Polytechnic PhD student from Syria on the development of a system to help people with disabilities
Somar Berro came to Russia from Syria. At Polytechnic University, he is a postgraduate student at the Higher School of Automation and Robotics of IMM&T, where he is doing scientific work on creating a special manipulative adaptive system that is designed to help people with disabilities. Read about what this system is, how it works, and whether serial production is planned in the future in our interview.
— Somar, where did your passion for robotics come from?
— I’ve loved robots since I was a kid. I enjoyed watching cartoons about robots, such as the cartoon series The Grendaiser. There was a robot with the same name, and I thought, one day I’ll create my own Grendaiser. Then there was school, university, and after the bachelor’s degree I decided that robotics was my field, and I would study in that field.
— When did the desire to come to Russia arise?
— I decided to come to Russia because there is cooperation between our countries in science and education. Of course, it wasn’t easy at first, particularly because of the language barrier. But it so happened that I learned Russian fairly quickly, and it became easier. We have good relations with our colleagues, we are working on an interesting project.
— Can you tell us what kind of project it is?
— It is the development of a manipulative rehabilitation system; my work is coordinated by my supervisor — Professor Andrey Timofeyev. In the future, the system will help people who have lost their upper limbs not to give up work involving fine motor skills, but to continue their activities.
— Can you give an example of such work?
— For example, a person making jewelry or painting. That is, he was doing work that required precise and fine movements. And then suddenly, for some reason, he lost his brush. Our device will help him to reproduce the necessary movements, whether painting or soldering a microchip.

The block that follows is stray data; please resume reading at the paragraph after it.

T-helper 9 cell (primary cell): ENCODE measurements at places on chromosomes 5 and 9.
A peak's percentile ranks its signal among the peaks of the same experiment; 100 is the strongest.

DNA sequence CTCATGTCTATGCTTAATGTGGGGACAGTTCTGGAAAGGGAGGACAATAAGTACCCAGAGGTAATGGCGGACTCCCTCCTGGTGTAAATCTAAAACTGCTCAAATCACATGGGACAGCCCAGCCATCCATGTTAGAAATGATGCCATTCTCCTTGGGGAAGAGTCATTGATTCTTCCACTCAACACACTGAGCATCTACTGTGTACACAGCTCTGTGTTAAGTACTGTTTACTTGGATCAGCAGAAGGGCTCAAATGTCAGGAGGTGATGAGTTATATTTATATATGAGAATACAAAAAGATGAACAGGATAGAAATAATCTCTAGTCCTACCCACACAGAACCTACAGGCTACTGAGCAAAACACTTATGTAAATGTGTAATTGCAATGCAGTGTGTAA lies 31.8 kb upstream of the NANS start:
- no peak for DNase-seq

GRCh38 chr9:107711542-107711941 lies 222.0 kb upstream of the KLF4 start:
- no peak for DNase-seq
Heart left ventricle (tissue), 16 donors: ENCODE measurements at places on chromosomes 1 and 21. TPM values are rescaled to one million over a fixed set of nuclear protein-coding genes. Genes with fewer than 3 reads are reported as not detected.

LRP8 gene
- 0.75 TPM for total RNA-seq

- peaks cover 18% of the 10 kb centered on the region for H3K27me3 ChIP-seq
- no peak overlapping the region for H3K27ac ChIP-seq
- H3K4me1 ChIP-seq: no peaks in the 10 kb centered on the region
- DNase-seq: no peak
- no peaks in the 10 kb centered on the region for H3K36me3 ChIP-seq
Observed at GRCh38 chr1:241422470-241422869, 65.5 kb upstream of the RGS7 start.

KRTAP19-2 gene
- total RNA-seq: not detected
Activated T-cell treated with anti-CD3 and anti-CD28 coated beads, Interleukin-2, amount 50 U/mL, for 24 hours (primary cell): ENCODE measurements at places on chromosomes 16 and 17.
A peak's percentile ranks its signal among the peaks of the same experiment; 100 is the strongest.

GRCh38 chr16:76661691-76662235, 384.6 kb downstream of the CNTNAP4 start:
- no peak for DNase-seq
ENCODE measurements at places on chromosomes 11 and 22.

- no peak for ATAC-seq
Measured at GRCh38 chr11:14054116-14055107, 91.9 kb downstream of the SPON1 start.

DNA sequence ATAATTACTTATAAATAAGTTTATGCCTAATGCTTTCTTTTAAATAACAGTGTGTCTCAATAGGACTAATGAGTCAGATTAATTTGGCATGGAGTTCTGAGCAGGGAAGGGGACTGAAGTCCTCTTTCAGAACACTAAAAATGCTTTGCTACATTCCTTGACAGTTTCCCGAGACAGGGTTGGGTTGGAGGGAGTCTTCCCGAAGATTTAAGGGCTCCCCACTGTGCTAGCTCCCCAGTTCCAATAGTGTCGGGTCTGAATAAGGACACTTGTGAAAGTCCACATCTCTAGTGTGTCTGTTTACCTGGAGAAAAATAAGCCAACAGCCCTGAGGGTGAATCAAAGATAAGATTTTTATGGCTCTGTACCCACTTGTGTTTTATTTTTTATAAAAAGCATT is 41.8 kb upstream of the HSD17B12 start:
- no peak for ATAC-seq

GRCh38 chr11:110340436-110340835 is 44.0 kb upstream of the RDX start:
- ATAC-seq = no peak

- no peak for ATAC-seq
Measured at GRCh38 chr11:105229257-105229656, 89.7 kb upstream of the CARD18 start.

— Would you say you’re in the business of designing a prosthesis?
— Not really. Our device can either be built into a special prosthesis or it can be attached to an existing prosthesis. It consists of a micromanipulator and an adaptive support. The micromanipulator is controlled by sensors that measure the pressure of the residual limb on the residual limb socket of the prosthesis. To help everyone understand, the residual limb is the part of the limb that remains after amputation. And the residual limb socket, or residual limb socket, is the part of the prosthesis that connects the limb and the prosthesis.
— And what is the adaptive support for? And how does the system work?
— The adaptive support is needed to fix the prosthesis in a position that is comfortable for the person. For example, to place it on a table or any other surface. Let’s imagine that a technician needs to install a miniature screw in a watch. To do this, he places the required screwdriver on the manipulator. The magnetized sting of the screwdriver picks up the miniature screw. The master utters a voice command, the adaptive support is lowered onto the table and fixes the prosthesis in a comfortable position for operation. The person controls the micromanipulator by pushing on the stump receiver. The error with which the micromanipulator moves the screwdriver tip is less than 0.1 mm. You could say the error is minimal. In order to turn on the screwdriver, you need to say the voice command again. This is how the micromanipulator will insert the screw into the threaded hole and tighten it.
— Are you thinking about putting your invention into mass production?
— Currently, we have developed and researched the design of a prosthesis with an integrated micromanipulator and adaptive support. We have also received a patent for a sample prosthetic hand. In the near future, we plan to obtain several more patents on this subject. But it’s still a long way from practical implementation, although, of course, we’d like people to be able to use our system.
— Somar, what are your plans for the future?
— After my Ph.D., I would like to return home to Syria to contribute to the development of the robotics sector in the country.
Prepared by the SPbPU International Office